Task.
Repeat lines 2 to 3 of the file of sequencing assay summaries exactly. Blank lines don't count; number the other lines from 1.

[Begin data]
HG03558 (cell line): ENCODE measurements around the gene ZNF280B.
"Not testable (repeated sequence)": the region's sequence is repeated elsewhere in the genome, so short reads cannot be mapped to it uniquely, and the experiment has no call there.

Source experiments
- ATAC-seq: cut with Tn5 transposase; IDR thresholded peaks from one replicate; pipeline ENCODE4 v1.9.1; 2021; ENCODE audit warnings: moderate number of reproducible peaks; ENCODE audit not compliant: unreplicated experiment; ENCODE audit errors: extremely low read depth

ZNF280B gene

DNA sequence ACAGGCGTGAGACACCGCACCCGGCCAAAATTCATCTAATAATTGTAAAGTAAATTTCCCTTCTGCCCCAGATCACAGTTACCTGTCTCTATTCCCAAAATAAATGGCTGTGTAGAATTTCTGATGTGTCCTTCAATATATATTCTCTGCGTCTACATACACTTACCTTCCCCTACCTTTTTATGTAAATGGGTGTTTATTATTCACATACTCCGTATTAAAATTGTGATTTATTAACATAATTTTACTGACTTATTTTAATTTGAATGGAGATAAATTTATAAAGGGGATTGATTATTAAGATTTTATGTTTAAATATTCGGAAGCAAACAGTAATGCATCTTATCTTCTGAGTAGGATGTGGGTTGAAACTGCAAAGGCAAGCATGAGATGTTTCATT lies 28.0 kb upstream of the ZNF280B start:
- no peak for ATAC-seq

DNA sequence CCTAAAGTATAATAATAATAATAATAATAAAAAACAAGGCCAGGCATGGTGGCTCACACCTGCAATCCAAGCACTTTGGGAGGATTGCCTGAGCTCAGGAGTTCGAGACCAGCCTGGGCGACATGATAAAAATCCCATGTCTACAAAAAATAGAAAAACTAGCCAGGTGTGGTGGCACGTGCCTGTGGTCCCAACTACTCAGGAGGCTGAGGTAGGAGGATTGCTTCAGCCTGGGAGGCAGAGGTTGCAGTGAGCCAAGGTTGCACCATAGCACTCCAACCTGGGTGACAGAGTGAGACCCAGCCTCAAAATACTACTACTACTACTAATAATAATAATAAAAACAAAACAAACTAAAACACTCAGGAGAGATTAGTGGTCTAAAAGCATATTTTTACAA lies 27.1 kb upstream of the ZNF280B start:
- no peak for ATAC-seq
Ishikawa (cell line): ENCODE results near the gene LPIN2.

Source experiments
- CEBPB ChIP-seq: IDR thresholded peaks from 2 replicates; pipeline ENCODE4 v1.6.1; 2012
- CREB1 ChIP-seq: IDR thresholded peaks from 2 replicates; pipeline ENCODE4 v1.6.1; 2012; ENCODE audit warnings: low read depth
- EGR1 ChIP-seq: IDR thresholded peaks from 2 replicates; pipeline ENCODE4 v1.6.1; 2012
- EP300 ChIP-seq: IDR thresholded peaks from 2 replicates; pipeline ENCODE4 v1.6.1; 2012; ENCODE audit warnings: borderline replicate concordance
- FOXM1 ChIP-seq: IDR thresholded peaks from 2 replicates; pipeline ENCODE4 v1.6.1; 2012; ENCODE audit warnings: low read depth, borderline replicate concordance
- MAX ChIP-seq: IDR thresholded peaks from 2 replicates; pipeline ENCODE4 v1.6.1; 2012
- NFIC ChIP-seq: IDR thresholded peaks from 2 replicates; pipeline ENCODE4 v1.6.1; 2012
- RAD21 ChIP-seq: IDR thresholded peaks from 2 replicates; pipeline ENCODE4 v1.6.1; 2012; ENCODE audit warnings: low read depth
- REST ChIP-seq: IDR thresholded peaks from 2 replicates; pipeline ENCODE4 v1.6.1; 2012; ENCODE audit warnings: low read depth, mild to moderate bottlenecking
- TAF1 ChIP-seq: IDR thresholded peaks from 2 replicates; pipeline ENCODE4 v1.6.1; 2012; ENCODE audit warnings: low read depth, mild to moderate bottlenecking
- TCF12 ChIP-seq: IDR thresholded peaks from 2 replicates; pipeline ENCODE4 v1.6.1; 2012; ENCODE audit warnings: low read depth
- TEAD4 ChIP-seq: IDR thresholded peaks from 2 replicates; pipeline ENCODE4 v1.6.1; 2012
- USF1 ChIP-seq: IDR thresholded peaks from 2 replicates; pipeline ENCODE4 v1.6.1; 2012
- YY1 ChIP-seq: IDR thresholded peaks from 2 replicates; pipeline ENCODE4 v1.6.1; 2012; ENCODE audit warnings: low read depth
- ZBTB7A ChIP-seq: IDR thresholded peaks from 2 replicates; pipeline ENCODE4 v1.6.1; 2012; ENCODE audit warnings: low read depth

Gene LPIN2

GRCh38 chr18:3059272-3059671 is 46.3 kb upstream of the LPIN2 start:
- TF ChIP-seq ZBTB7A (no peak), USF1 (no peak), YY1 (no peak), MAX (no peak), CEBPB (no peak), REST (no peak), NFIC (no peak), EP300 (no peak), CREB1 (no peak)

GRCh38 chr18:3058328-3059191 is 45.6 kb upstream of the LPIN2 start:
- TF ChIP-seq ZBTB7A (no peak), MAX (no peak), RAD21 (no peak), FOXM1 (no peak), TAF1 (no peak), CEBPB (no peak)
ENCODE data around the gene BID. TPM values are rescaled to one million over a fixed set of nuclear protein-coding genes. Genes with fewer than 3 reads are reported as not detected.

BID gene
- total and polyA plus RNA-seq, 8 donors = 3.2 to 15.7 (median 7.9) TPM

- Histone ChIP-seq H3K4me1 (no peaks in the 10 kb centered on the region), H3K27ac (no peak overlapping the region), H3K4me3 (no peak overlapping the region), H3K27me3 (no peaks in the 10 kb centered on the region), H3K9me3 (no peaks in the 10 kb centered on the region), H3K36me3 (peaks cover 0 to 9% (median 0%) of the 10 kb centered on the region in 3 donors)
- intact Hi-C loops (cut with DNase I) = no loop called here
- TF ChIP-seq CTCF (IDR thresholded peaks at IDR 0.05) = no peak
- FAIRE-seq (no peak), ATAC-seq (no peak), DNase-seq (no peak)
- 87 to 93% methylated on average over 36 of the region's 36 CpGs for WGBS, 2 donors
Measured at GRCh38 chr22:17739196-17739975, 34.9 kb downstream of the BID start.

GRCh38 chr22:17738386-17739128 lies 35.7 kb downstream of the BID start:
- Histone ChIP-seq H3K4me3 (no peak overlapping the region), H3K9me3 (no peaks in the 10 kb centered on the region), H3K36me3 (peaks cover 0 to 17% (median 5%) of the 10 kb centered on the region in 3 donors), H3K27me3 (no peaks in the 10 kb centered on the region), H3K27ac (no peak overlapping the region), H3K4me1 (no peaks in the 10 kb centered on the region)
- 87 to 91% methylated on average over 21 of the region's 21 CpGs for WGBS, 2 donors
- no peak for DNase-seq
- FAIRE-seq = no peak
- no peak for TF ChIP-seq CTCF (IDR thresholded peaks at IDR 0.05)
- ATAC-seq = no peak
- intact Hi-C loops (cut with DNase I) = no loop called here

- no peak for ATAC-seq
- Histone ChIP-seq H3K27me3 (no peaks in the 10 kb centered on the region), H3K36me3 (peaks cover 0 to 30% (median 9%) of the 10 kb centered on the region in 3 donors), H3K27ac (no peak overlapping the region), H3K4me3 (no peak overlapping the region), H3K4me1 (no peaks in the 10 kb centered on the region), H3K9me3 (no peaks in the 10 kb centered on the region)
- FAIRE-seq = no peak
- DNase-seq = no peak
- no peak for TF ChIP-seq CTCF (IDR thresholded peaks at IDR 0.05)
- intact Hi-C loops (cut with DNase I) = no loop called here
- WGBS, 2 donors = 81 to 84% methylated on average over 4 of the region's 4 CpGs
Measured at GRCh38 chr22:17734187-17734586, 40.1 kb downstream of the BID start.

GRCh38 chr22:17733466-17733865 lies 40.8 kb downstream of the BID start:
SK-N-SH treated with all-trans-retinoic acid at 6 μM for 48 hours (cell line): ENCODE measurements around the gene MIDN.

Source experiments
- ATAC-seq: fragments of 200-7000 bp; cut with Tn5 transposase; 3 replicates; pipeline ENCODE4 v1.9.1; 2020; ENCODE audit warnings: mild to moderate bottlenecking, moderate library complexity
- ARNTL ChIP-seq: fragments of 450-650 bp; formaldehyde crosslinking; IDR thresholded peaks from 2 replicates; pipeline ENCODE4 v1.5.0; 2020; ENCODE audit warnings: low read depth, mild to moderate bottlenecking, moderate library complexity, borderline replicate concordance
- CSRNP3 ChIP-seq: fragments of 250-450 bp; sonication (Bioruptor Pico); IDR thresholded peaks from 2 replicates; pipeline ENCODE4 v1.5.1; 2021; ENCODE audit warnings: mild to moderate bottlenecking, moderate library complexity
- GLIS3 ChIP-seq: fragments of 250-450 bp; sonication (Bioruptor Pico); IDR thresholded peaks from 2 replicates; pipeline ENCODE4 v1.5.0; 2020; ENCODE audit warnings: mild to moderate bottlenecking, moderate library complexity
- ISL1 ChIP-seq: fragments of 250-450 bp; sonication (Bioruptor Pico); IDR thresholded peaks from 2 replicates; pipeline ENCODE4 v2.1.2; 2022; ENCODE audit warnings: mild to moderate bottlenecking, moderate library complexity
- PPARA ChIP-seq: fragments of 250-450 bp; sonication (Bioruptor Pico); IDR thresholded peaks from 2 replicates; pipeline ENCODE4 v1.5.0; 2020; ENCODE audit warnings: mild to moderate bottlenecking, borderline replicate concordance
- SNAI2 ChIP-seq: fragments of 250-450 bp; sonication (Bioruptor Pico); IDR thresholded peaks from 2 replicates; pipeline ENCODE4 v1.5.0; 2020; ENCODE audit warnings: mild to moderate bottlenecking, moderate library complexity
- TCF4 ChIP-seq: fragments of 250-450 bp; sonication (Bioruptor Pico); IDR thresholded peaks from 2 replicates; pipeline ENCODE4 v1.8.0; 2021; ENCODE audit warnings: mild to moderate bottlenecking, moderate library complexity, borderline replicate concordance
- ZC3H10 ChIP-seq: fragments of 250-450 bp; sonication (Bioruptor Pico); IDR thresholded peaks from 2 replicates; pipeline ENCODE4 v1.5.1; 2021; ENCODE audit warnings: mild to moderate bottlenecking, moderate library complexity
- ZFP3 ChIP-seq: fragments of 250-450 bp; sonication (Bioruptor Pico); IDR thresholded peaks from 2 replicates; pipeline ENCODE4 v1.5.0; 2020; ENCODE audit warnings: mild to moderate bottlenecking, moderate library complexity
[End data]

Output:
"Not testable (repeated sequence)": the region's sequence is repeated elsewhere in the genome, so short reads cannot be mapped to it uniquely, and the experiment has no call there.

Source experiments